7.0/10
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8 user 8 critic

Allonsanfan (1974)

Allonsanfàn (original title)
A anarchist leader (Fulvio) wishes to retire, as he is old and tired. He tries to hide himself, but his friends find him and insist he carries on helping them.
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3 nominations. See more awards »

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Cast

Cast overview, first billed only:
Marcello Mastroianni ... Fulvio Imbriani
Lea Massari ... Charlotte
Mimsy Farmer ... Francesca
Laura Betti ... Esther
Claudio Cassinelli ... Lionello
Benjamin Lev Benjamin Lev ... Vanni 'Peste'
Renato De Carmine Renato De Carmine ... Costantino
Stanko Molnar ... Allonsanfan
Luisa De Santis ... Fiorella
Biagio Pelligra Biagio Pelligra ... Il Prete
Michael Berger Michael Berger ... Remigiano
Raul Cabrera Raul Cabrera
Alderice Casali Alderice Casali ... Concetta
Roberto Frau Roberto Frau
Cirylle Spiga Cirylle Spiga ... Massimo
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Storyline

A anarchist leader (Fulvio) wishes to retire, as he is old and tired. He tries to hide himself, but his friends find him and insist he carries on helping them. Written by Michel Rudoy <mdrc@hp9000a1.uam.mx>

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Genres:

Drama | History

Certificate:

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Trivia

Title derived from the first two words of the French national anthem. See more »

Connections

Featured in Filmstunde: Filmstunde 2 (1992) See more »

User Reviews

 
this is no Italian comedy, it's a political movie
18 August 2006 | by alesmadroSee all my reviews

This movie is a quite open metaphor for the attitude of many leftists in Italy (and elsewhere) in the 70s. It's about Fulvio, a man who left his house and loving and wealthy family (and also an illegitimate son) in order to free the poor and oppressed and to become a full-time revolutionary agitator, and who - after only 3 months in prison and the suicide of a comrade - decides that it was all a mistake and that he should go back and live with his brother and sister in their villa, where he is pampered by old, mama-like servants, seeking happiness in family life. But his past thwarts his project, first when his ex-lover (an emancipated, passionate, Hungarian revolutionary woman, beautifully played by Lea Massari) appears at his home, mocking his family and shocking the servants with her manners, then when the whole bunch of revolutionary, Utopian friends of Fulvio tries to involve him in a crazy plan: initiate a revolution in poor, backward, oppressed Southern Italy. Fulvio gets involved in the plot against his will. The more he tries to get away from his former comrades, the more - ironically - he gets deep into the plot, till the sad, grotesque end. Taking place during the Restoration which followed the fall of Napoleon and seemed to mark the defeat of ideals created by the French Revolution, the movie is a bitter reflection about the fact that in everyone, even in the most revolutionary and idealist persons, there is a part which is counter-revolutionary and anti-idealistic. Fulvio is willing to betray his friends and comrades in order to live a quiet life, having lost every interest and hope in fighting injustice and oppression. It's a movie about political engagement and the following delusion, about a suicidal courage in pursuing ideas which are absolutely unrealizable and the cowardice of those who just want to enjoy life (as long as they are on the sunny side of it...), about individualism and blind dedication to THE cause and to the party/group/revolution etc. It's a sad movie in which the main figures oscillates between appeasement with the existing injustice (Fulvio's private, inner Restoration) and empty, finally pointless revolutionary beau gestes (like his comrades). We follow Fulvio and his friend from a lovely, rich Lombardy (with its villas, lakes, hills), in which men and Nature seem to harmonize perfectly, to a bare, sun battered countryside of Southern Italy (with its extremely poor towns), in which the unnaturally red jackets of the revolutionaries stand out as something which do not belong there at all. When still in Lombardy, Fulvio seeks villas and palaces, but his friends force him always to go to abandoned places, ruins, warehouses. They offer him nocturnal bivouacs instead of well furnished dining rooms like the one he brings once his illegitimate son. But they act in the name of an ideal, he in the name of his individual happiness. Is a conciliation of both motives possible? The ending of the movie seems to give a deluded, cynical answer to the question.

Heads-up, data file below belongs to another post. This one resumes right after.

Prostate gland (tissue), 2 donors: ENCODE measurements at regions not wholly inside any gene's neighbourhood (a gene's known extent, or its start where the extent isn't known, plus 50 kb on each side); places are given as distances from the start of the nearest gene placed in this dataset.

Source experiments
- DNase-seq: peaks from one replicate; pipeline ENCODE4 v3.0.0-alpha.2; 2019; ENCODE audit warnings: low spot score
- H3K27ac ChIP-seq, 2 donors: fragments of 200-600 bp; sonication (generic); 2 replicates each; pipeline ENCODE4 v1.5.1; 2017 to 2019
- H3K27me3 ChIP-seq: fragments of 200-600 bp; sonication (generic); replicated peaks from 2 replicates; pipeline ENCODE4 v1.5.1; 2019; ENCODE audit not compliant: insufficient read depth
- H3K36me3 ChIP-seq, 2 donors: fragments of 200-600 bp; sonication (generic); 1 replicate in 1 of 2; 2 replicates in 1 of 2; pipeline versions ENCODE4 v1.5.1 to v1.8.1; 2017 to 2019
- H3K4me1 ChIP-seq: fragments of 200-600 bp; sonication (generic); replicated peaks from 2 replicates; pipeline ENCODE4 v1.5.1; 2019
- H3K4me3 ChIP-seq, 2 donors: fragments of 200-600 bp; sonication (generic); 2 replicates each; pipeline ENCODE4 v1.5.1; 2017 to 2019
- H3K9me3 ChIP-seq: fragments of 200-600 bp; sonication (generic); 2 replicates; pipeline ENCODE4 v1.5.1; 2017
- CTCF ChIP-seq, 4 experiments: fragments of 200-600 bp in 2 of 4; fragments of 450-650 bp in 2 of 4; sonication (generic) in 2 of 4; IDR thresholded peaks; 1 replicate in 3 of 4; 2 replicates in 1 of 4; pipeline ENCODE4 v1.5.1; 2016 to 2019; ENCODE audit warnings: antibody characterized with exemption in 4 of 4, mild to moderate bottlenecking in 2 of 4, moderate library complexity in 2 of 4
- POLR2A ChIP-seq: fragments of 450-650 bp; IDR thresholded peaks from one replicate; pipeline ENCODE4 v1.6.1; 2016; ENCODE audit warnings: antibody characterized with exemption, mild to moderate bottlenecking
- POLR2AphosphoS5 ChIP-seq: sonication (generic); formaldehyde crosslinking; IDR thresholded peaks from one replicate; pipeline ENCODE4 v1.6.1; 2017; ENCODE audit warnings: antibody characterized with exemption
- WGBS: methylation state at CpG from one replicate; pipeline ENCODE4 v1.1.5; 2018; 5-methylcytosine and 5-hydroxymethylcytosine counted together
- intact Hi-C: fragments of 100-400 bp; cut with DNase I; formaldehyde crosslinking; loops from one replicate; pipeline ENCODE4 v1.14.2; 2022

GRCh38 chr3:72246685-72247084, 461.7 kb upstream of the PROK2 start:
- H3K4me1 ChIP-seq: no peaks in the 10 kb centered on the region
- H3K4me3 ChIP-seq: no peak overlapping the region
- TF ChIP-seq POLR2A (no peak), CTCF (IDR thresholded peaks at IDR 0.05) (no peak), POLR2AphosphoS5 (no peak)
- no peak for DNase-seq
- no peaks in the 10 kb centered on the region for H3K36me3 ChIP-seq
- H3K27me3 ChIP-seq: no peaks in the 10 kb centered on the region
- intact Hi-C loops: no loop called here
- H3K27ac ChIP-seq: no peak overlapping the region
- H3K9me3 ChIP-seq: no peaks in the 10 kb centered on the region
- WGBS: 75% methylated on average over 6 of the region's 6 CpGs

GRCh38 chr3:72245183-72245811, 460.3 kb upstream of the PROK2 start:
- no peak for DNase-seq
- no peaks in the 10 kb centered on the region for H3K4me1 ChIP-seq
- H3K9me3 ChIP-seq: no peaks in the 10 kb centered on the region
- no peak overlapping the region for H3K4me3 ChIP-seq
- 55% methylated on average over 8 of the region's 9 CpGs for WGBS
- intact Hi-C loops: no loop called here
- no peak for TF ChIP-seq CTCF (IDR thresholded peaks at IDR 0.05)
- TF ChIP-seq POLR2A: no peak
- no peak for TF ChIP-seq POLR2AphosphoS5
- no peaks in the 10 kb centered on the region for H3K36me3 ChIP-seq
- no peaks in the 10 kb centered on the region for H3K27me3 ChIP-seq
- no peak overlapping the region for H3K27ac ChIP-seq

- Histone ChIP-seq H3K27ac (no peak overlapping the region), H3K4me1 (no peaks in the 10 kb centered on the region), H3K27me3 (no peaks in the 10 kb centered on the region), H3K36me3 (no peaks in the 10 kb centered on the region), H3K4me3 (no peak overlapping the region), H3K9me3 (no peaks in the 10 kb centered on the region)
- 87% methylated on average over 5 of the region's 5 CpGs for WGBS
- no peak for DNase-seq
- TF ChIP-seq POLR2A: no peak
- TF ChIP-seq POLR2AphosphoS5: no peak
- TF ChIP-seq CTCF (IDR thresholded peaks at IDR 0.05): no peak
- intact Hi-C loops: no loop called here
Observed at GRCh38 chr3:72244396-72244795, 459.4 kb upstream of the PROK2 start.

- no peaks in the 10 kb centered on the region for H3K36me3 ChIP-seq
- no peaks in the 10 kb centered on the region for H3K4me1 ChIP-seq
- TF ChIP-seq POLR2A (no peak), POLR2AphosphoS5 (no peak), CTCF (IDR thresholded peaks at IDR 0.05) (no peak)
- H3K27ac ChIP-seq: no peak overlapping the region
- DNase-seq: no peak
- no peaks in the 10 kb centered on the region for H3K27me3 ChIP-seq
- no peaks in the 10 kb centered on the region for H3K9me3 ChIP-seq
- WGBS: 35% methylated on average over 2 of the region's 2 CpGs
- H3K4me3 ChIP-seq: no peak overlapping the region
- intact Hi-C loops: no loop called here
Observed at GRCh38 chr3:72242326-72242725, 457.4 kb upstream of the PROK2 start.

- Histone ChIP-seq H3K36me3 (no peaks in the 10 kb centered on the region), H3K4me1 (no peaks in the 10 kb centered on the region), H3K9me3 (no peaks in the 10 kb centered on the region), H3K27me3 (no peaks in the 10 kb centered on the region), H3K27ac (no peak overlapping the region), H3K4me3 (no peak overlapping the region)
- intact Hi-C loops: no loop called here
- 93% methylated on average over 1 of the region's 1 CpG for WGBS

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Details

Country:

Italy

Language:

Italian

Release Date:

1 March 1985 (USA) See more »

Also Known As:

Allonsanfan See more »

Filming Locations:

Matera, Basilicata, Italy

Company Credits

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Technical Specs

Sound Mix:

Mono

Color:

Color (Eastmancolor)

Aspect Ratio:

1.66 : 1
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